Regardless of how Sunday's game got away from them, the Brewers finished up their stretch of 20 games in 20 days with a 13-7 record and increased their division lead in that timeframe to 6 1/2 games over St. Louis and Cincinnati.
"It's going to happen," Ramirez said. "It's a 162-game season, a long season, so you're going to have days like this that we don't pitch well and don't play defense. We only got four hits so we didn't do anything right."
Gomez reported to Miller Park feeling well enough that Brewers manager Ron Roenicke considered putting the center fielder in the lineup Sunday afternoon but decided to take a more precautionary approach.
"Gomez is actually pretty good, and we were going back and forth on whether to play him or not," Roenicke said prior to Sunday's game. "I asked him how he was doing, and we decided off (Sunday) would help with the (off day Monday)."
It was the second blow to the head Gomez suffered in as many days, as he hit his chin on the ground and then his head on the shin of Rockies second baseman Josh Rutledge while attempting to steal Friday night.
Gomez passed a concussion test Saturday and even recited the three words he was asked to remember -- as part of the test -- to reporters Sunday morning.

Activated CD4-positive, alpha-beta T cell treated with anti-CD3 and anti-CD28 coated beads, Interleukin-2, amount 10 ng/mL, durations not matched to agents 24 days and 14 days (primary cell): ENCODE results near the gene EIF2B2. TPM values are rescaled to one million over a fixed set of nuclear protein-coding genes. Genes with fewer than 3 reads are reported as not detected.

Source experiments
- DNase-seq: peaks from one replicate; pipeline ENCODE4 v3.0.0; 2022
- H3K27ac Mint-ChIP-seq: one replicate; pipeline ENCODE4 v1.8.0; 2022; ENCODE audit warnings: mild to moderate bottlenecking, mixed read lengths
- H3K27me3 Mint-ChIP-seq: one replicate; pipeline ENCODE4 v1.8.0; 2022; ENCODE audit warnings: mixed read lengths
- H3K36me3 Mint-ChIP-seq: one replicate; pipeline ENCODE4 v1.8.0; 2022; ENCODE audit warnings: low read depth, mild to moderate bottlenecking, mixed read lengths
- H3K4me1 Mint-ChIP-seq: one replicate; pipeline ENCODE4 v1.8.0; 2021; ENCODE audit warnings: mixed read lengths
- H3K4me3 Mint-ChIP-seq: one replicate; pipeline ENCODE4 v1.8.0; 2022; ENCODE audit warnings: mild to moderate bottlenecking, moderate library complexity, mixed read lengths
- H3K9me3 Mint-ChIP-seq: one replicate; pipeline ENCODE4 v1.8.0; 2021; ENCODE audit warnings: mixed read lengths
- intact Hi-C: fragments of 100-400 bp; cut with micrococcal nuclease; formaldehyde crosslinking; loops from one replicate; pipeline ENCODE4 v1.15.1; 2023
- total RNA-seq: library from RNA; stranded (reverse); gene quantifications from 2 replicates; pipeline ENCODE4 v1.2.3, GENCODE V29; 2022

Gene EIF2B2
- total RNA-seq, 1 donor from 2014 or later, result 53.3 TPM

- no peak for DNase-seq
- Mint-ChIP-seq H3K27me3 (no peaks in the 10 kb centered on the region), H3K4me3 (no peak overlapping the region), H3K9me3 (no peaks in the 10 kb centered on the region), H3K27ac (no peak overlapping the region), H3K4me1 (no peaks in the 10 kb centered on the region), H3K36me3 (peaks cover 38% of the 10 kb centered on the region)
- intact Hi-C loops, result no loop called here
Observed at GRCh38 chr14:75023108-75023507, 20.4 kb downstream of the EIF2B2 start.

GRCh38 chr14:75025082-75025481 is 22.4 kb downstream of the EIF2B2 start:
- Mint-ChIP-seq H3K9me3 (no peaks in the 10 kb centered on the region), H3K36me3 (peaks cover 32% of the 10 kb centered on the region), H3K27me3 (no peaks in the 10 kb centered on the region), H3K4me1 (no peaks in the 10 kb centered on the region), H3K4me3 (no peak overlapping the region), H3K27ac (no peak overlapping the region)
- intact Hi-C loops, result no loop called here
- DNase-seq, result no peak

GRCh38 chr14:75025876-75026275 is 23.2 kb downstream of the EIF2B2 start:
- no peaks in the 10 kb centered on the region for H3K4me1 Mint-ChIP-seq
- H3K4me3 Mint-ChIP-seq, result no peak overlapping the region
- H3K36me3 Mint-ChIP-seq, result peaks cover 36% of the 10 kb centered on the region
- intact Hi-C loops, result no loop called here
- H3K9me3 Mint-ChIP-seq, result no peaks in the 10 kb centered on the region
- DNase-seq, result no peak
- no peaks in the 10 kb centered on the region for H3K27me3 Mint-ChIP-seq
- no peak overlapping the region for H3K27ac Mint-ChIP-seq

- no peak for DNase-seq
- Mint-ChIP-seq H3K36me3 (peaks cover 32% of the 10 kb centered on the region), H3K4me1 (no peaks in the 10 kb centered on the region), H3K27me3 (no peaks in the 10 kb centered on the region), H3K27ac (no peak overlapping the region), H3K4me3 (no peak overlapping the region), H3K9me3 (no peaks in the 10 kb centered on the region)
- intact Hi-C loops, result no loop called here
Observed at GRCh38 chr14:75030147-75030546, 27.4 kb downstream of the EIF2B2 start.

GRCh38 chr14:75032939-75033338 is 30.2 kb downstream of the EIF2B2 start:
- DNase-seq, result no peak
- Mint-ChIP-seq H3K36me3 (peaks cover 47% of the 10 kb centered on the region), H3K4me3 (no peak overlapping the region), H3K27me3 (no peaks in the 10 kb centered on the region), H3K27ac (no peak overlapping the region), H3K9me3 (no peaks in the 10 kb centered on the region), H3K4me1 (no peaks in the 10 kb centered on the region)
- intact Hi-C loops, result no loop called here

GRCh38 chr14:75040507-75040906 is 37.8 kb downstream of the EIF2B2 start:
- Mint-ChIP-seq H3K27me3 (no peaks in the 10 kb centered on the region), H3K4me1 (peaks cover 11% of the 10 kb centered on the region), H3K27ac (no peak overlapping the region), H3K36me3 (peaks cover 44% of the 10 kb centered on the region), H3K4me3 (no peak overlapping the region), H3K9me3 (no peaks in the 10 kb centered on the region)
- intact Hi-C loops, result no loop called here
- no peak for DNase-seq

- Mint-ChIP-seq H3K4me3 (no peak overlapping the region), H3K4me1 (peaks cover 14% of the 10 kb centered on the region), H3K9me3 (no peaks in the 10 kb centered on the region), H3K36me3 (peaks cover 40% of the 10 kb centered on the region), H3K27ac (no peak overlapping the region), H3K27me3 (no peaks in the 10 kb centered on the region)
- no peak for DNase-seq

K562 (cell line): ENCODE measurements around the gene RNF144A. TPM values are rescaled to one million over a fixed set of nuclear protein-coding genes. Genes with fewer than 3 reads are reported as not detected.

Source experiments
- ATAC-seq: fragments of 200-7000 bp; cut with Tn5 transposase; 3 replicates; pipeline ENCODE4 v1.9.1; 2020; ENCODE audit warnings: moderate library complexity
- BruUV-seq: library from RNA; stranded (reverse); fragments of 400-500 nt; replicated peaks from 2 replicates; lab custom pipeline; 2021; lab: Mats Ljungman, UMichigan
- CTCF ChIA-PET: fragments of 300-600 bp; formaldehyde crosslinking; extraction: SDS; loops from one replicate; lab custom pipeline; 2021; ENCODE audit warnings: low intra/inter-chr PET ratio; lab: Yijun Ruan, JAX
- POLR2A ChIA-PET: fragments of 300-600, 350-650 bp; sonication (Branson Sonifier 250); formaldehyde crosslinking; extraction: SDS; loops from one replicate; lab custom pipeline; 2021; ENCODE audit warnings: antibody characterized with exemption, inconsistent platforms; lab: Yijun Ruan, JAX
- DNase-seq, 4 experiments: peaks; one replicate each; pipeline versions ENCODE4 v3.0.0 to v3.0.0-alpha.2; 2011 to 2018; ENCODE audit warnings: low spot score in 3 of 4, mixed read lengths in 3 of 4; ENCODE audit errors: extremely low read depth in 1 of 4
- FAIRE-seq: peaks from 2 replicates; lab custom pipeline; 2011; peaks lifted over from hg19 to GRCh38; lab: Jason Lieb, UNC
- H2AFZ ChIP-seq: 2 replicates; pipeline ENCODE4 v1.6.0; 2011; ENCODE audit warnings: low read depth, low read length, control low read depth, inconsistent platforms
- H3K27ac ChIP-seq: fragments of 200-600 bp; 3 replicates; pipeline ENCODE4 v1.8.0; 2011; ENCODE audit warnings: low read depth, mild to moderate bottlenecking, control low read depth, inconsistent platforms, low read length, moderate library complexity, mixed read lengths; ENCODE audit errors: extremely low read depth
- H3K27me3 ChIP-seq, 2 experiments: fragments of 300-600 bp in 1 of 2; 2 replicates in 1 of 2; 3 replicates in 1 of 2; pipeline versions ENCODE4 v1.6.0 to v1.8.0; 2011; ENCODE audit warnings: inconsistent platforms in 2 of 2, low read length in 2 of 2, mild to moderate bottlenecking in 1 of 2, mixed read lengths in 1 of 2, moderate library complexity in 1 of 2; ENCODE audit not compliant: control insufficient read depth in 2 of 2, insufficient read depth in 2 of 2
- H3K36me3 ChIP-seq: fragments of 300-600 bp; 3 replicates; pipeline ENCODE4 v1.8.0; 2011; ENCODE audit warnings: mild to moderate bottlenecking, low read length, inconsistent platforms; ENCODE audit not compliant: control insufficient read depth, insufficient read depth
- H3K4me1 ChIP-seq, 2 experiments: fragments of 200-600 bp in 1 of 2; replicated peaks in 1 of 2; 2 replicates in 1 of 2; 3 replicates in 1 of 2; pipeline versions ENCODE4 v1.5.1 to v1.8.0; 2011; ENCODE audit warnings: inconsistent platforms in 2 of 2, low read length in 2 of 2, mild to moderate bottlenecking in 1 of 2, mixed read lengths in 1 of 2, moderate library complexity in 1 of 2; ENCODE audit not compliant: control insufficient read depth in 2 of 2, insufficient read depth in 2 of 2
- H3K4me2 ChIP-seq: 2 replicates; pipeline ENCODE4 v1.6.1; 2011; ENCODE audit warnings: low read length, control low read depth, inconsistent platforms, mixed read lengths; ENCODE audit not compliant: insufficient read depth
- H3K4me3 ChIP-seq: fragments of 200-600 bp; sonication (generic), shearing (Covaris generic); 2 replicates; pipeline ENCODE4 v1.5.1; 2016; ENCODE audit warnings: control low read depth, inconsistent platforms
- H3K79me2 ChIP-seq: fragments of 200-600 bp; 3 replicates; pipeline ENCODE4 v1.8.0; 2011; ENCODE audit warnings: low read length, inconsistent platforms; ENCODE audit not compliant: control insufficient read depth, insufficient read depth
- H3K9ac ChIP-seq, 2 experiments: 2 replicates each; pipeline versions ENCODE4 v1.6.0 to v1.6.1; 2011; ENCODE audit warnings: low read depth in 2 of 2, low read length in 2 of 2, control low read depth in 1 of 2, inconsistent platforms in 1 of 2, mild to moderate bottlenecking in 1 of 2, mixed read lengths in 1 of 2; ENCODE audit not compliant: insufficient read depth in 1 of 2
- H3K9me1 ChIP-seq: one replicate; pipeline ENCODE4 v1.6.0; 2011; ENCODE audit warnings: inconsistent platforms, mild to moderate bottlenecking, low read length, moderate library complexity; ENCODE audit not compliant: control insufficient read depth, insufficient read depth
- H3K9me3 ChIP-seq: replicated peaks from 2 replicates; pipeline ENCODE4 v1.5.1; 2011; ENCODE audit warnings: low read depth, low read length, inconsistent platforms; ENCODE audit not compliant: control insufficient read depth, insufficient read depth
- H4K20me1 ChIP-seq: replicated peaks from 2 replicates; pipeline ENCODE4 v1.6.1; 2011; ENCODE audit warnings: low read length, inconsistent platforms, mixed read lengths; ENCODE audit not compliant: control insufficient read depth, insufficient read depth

"In the moment yesterday I feel scary, because I had tingling in all my body, and I feel, I'm conscious but it was scary," Gomez said of Saturday. "I went through the concussion test and everything, it's fine."
Gomez was available to enter the game as a pinch hitter, pinch runner or a defensive replacement Sunday, but Roenicke stayed away from using him in a blowout loss.
Shortstop Jean Segura was out of the lineup Sunday after leaving Saturday's game with cramping in his left quad. After the game, Roenicke was optimistic Gomez would return for Tuesday's series opener in Toronto but was unsure on Segura's status.
Bianchi returns: Because of Segura and Gomez being banged up, the Brewers filled the open spot on the 40-man roster a bit sooner than they anticipated.
The Brewers opted to return to a five-man bench by selecting the contract of infielder Jeff Bianchi from Triple-A Nashville, optioning right-hander Alfredo Figaro to the Sounds.
"I'm hoping for a while, and I think with the off-day before and after Toronto, it allows us to do that," Roenicke said when asked how long he anticipates staying with the five-man bench. "Hopefully, this starting pitching continues and we'll be able to do this after the break."
Bianchi hit .145 (8-for-55) in his first stint with the Brewers this season, struggling to provide much offensively in limited playing time. The Brewers hoped he could get his swing on track while playing regularly in Triple A, as he hit .276 with three home runs and 12 RBI in 24 games for Nashville.
The 27-year-old started at shortstop in place of Segura on Sunday and went 0-for-4 to lower his batting average to .136.